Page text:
House prices to increase as new home builds slow, CMHC says

Canada's national housing agency says it expects fewer homes to be built this year and next as the market absorbs a flood of new condominiums already underway.

Housing agency expects housing starts to slow down a little this year and next

Canada's national housing agency says it expects fewer homes to be built this year and next as the market absorbs a flood of new condominiums already underway.

The Canada Mortgage and Housing Corporation revised its forecast for housing starts lower for 2014 and 2015, saying it expects there to be between 160,600 and 203,600 construction starts next year. 

Those come on the heels of the between 172,300 and 189,900 it expects to be built this year. 

In 2013, 187,923 new Canadian homes were built. That was lower than the 214,000 starts the year before.

Growth slowing

"Builders are expected to continue to manage their starts activity in order to ensure that demand from buyers seeking new condominium units is first channelled toward unsold completed units or unsold units that are currently under construction," CMHC economist Mathieu Laberge said.

On the price side, the housing agency expects activity to slow down, but still remain in growth territory. Its point forecast for the average price for 2014 as a whole is up by 3.5 per cent to $396,000 before ticking up another 1.6 per cent next year to $402,200.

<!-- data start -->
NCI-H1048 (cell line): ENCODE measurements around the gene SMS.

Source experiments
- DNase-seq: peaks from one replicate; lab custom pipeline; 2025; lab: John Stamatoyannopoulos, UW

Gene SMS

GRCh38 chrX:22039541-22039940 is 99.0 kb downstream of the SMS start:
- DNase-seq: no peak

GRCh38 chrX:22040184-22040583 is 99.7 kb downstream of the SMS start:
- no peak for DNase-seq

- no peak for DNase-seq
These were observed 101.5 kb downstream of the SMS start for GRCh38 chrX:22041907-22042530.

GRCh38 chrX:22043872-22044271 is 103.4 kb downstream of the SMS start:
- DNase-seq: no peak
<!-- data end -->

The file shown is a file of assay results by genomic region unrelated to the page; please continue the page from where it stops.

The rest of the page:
Data from the Canadian Real Estate Association released last week showed the average price of a Canadian home hit $409,708 last month, up 7.6 per cent in the last 12 months.

In terms of sales, CMHC also sees activity slowing down. The housing agency expects about 457,900 homes to be sold in Canada this year, up only marginally from 457,338 in 2013. In 2015, the sales forecast picks up a little to 471,100 units.

CMHC economist Laberge says he sees no catalysts that would result in a hard crash in the market as some have predicted because fundamentals, particularly population, employment and economic growth, low interest rates and the pool of first-time buyers all support the market.

"When we set house prices against those fundamentals, we do see some modest level of over-evaluation, but it's within historical norms."

CIBC housing analyst Benjamin Tal agrees with the CMHC view, saying a crash would require a "trigger," such as sharply rising mortgage rates, but there is no sign of that happening. The Bank of Canada under Stephen Poloz has taken a dovish stance on rates and many don't expect any hikes until the spring of 2016, and even then that the increases will be small.

With files from The Canadian Press

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